The True Princess – Angela Hunt

    My Child, My Princess:  A Parable About the King – Beth Moore (I tear up every time I read the last page)

    The Birds’ Christmas Carol – Kate WigginThis Way to Christmas – Ruth SawyerMy favorite books are those in which the theme of grace isn’t obviously front and center.  Rather, grace is woven deep within the tapestry of the story and comes out in bits and pieces.  Much like life.  

    • Julie Silander
      3:50 PM, 17 June 2011

      by the way, sorry for the random formatting… not sure what happened there.

  • Sally Apokedak
    4:08 PM, 17 June 2011

    It surely gave me something to think about while I sat and watched my mother bustle about. I even started lifting my feet so she could vacuum near the spot where I was sitting, without having to be asked.
    We don’t believe you when you say this kind of stuff. We’re sure you were an angelic little boy who loved his mama and wanted only to serve her. 🙂

  • Jess
    5:03 PM, 17 June 2011

    The Bronze Bow by Elizabeth George Speare. If you haven’t read it, do. Because this is one of the best portrayals of grace on the planet.And, of course, Fiddler’s Green by A.S. Peterson.
    It would be unfair of me to make you read something by me about how these are stories full of grace. Read them.

  • Jess
    5:03 PM, 17 June 2011

    The Bronze Bow by Elizabeth George Speare. If you haven’t read it, do. Because this is one of the best portrayals of grace on the planet.And, of course, Fiddler’s Green by A.S. Peterson.
    It would be unfair of me to make you read something by me about how these are stories full of grace. Read them.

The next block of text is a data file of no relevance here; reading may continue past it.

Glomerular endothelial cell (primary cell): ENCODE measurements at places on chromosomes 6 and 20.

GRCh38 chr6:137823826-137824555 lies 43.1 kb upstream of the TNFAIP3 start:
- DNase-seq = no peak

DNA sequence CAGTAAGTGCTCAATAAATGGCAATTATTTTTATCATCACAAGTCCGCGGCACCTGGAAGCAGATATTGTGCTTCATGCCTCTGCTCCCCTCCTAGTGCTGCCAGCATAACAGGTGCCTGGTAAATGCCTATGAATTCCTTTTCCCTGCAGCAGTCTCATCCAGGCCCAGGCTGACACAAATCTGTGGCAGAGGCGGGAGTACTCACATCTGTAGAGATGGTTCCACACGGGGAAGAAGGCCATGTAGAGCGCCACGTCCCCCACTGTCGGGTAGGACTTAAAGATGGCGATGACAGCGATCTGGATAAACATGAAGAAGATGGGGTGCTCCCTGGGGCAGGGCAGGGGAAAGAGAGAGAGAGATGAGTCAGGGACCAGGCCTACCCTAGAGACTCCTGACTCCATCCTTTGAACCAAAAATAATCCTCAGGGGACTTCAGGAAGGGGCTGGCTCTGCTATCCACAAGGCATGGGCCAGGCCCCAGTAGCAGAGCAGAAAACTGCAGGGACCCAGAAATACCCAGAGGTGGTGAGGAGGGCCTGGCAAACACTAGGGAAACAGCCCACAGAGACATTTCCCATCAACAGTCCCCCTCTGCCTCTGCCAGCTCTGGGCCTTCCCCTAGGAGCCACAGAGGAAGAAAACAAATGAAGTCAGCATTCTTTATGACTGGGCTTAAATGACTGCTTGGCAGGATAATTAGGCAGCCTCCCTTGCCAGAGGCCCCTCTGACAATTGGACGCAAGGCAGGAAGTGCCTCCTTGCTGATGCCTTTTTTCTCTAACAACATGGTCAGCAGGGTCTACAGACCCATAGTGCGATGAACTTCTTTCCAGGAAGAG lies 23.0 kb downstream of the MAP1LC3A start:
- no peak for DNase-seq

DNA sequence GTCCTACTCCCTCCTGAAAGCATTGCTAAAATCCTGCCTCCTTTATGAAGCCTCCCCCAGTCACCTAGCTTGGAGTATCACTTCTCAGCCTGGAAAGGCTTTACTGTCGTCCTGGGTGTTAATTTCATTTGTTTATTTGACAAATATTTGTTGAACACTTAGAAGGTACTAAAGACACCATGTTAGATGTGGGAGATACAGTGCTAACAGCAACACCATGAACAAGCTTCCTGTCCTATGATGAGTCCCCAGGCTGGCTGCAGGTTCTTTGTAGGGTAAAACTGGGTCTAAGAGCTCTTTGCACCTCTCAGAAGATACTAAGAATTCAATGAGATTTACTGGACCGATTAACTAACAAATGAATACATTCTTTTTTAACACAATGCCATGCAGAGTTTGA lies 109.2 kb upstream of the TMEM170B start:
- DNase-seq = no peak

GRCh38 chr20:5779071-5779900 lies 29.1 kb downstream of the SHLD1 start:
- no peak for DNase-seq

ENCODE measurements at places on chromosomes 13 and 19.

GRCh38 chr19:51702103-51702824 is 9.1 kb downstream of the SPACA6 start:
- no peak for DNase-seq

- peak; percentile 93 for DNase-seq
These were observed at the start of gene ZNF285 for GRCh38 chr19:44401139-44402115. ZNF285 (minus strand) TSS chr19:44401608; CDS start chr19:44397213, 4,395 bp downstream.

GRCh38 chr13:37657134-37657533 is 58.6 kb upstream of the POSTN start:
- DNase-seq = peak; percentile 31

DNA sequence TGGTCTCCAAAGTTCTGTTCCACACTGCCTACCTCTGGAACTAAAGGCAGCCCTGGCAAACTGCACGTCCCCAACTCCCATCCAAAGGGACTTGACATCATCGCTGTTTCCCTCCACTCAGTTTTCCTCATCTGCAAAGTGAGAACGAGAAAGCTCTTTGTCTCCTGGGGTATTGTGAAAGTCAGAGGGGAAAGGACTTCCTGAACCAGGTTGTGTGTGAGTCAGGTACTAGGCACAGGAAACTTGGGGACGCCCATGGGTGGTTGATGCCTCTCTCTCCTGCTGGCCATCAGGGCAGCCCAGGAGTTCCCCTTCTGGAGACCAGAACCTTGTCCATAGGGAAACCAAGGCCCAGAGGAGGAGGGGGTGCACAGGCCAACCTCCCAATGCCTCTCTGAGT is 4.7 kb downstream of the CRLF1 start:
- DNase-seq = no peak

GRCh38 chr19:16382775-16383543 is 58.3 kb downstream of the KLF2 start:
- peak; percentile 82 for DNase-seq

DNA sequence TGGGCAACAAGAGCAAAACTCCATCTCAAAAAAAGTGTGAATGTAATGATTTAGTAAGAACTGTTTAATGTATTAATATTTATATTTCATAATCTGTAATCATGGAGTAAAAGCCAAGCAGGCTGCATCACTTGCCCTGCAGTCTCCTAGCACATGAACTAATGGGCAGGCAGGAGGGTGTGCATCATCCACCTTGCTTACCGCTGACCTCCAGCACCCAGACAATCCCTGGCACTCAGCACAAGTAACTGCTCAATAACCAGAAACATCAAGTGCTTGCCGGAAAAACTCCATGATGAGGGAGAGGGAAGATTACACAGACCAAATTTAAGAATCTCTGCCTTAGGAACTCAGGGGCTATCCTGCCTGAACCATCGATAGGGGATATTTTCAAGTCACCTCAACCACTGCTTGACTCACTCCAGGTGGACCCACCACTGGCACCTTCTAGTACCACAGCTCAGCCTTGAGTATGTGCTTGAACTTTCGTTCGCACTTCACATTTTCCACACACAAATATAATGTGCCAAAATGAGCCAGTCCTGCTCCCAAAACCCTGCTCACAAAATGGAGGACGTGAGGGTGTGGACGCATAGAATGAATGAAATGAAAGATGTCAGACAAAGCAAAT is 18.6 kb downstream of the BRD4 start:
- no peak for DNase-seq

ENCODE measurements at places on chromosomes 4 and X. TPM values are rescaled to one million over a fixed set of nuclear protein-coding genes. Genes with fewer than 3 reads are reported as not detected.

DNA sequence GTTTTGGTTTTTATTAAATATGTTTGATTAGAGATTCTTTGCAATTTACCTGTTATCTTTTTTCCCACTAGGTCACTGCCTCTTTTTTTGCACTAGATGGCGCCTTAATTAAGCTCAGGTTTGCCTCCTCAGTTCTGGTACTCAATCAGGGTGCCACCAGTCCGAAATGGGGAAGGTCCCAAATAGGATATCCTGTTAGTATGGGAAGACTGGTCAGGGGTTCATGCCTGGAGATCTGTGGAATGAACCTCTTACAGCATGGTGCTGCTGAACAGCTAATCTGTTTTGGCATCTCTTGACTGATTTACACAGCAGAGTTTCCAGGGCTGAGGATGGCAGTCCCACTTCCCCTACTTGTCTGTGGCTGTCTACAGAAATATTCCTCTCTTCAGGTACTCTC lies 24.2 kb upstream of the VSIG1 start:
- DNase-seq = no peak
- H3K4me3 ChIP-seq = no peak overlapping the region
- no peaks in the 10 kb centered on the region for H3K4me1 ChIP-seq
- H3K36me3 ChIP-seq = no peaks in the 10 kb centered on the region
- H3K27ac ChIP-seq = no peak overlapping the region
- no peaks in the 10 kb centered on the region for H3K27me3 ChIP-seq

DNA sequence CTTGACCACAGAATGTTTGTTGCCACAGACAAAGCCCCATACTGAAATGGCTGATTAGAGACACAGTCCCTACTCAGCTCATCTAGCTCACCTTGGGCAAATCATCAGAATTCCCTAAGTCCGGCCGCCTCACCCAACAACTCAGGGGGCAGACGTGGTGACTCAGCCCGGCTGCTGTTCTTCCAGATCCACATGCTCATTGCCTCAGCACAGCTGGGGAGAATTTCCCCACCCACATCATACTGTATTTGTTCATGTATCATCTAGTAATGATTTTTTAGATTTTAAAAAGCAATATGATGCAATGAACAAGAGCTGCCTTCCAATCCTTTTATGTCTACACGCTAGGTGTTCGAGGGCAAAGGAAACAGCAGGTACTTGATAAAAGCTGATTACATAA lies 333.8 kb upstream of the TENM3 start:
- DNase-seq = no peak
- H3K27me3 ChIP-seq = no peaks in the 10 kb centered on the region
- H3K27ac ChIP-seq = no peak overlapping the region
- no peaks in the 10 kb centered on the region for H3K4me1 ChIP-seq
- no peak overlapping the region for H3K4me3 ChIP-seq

• Becky
    11:40 PM, 17 June 2011

    I’m surprised no one has mentioned The Lion, the Witch, and the Wardrobe yet. That’s as close to a grace-filled story as they come, I think. It’s also one of my favorite.
    For whatever reason, I also thought of A Christmas Carol.


  • Sally Apokedak
    11:48 PM, 17 June 2011

    Great topic. And, boy, am I relieved. When you said I wouldhave much to contribute, I naturally assumed it was going to be something like,
    what’s the stupidest thing you’ve ever done…because, you know, I have a whole
    storehouse full of those stories.

    But grace-filled stories…I agree with you and yet, as I was
    reading your post, I realized that my own books have not been about grace. They
    have been good against evil stories. I try to put self-sacrifice into them—a
    Christ figure. But it’s usually the main character sacrificing for the others
    who are undeserving, so the readers (if I ever manage to have readers, that is)
    won’t get to relate to the one who has been died for, rather they will be relating
    to the One who died. And that’s OK but maybe not the best way to tell a story.

    So, thanks for posting this. I’m going to chew on it a

    As for books that are grace-filled: I have always been